On the evening of May 1, 1863, General Robert E. Lee knew several facts about the military situation confronting him:
1. His army was between two forces, Hooker with approximately 70,000 men at Chancellorsville and Sedgwick south of Fredericksburg with approximately 40,000 men. Confronting Sedgwick he had Early with about 11,000 men and confronting Hooker Lee had around 40,000 men.
2. If Sedgwick and Hooker attacked aggressively Lee’s army could be destroyed between them.
3. Neither Sedgwick nor Hooker had demonstrated much appetite for attack. Hooker had launched a brief attack the morning of May 1, but had quickly called it off, Hooker being content to defend against Lee.
4. Lee now had the initiative, ceded to him miraculously by the man who commanded a combined force more than twice the size of Lee’s.
5. What to do with the initiative was the question. How could Lee overcome such a grave disparity in numbers?
The solution was found at an evening conference that Lee had with Jackson. Go here to see a video on the conference. Jackson believed that Hooker might retreat, but Lee reasoned that Hooker had too much political capital invested in the attack. Hooker’s army would remain at Chancellorsville and Lee would attack him if a plan could be devised that made such an attack practicable. At that time Lee’s son, cavalry General Fitzhugh Lee, rode up with the news that the Union right was “in the air” and that a flank attack was feasible.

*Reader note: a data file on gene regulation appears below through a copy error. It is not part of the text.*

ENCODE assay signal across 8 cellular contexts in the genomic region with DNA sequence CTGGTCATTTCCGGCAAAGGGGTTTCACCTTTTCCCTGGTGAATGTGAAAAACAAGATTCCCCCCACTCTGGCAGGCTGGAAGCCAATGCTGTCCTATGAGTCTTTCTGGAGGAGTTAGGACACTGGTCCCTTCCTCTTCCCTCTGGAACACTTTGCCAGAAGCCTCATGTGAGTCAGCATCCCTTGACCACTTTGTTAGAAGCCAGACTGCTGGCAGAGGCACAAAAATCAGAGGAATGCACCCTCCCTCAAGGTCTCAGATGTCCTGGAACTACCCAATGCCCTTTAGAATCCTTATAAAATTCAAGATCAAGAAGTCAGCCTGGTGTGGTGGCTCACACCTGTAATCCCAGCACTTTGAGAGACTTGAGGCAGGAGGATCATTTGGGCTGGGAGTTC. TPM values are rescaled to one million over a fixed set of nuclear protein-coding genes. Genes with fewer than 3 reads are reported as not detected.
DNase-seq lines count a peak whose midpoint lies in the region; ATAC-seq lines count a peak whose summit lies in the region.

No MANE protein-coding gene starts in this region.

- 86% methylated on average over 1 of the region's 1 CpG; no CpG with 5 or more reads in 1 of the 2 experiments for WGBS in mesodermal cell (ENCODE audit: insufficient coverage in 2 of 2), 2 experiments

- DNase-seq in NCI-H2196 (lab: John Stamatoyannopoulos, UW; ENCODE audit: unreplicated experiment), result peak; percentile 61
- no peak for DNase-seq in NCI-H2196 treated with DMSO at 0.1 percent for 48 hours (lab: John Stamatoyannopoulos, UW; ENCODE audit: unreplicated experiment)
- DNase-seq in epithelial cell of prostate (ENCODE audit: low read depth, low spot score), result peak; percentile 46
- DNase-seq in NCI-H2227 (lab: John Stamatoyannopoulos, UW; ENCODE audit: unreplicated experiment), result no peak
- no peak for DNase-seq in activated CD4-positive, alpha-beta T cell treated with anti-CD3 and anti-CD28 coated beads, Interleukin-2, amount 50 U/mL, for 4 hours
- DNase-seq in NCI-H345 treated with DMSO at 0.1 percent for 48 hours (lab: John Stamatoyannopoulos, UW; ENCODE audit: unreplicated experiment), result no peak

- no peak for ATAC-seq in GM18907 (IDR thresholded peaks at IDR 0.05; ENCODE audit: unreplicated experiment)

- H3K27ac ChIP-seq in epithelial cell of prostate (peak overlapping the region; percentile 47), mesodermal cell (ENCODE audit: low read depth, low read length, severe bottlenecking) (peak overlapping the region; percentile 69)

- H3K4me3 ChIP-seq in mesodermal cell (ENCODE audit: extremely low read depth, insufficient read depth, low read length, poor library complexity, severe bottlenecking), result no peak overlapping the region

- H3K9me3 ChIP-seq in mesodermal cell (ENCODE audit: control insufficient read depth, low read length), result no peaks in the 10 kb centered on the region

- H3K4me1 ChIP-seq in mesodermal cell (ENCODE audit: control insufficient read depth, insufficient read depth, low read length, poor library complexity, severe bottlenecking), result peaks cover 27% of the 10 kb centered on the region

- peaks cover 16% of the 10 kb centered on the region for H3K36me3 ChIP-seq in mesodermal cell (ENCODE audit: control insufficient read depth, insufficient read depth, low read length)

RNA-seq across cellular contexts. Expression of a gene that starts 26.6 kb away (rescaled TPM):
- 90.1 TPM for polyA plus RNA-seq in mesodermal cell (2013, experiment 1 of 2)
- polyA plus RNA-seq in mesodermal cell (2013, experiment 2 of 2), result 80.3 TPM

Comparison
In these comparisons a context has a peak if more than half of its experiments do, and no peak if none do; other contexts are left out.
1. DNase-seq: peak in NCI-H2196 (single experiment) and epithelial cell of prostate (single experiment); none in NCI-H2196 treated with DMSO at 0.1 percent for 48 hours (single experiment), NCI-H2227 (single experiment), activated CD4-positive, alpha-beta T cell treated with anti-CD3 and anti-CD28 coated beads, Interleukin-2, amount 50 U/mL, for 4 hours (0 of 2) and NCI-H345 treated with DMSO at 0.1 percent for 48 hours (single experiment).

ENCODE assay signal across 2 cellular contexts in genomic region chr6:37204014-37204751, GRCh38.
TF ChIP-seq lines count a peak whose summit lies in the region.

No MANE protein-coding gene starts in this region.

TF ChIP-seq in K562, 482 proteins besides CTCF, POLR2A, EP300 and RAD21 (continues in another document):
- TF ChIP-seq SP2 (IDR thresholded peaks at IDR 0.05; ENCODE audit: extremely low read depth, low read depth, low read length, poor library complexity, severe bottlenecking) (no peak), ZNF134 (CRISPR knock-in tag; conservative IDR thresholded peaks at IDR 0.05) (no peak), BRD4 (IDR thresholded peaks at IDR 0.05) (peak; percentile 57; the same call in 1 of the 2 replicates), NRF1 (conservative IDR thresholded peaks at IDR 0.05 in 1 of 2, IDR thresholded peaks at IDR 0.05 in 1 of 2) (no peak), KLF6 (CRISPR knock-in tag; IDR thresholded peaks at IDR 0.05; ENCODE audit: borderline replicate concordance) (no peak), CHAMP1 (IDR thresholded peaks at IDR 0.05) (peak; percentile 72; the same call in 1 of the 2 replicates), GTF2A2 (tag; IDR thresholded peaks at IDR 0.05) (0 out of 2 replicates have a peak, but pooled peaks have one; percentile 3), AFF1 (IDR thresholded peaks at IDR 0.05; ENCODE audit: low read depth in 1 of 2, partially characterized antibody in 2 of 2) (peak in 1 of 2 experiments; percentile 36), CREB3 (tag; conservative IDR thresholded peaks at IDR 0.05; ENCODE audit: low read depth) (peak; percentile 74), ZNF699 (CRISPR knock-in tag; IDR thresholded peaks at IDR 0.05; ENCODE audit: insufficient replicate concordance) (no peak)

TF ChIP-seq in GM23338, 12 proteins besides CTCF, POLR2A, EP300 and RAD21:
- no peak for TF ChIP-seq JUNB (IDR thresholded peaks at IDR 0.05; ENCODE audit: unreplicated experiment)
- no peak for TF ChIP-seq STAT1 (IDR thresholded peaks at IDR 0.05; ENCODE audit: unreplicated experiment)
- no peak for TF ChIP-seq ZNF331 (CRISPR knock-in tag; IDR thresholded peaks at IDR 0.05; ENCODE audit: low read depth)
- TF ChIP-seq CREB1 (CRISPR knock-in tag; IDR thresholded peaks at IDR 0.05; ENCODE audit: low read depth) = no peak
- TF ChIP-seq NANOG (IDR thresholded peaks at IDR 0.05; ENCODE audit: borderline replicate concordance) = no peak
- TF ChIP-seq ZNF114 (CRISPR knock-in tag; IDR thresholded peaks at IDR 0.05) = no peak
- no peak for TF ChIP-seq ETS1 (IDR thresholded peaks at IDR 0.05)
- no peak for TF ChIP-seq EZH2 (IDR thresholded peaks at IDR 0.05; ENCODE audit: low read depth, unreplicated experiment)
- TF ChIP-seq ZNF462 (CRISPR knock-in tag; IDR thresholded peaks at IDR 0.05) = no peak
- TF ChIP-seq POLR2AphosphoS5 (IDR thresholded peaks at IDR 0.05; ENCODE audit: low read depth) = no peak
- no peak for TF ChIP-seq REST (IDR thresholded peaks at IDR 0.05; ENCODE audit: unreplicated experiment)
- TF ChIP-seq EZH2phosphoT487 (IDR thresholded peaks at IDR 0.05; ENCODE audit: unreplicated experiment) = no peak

After ascertaining that a route could be found around the Union right in the Wilderness, Lee ordered Jackson to make the attack. Jackson advised Lee that he would make the attack by marching to the rear of the Union right. This would leave Lee with about 12,000 men confronting an army of 70,000 for most of May 2, 1863 while Jackson made his long flanking march. Such a thought would have made almost all generals reject the plan outright. Lee however was a military gambler, he had to be since he never had numbers and resources in his favor. Lee also trusted Jackson implicitly, his right arm. The attack would be made on the morrow.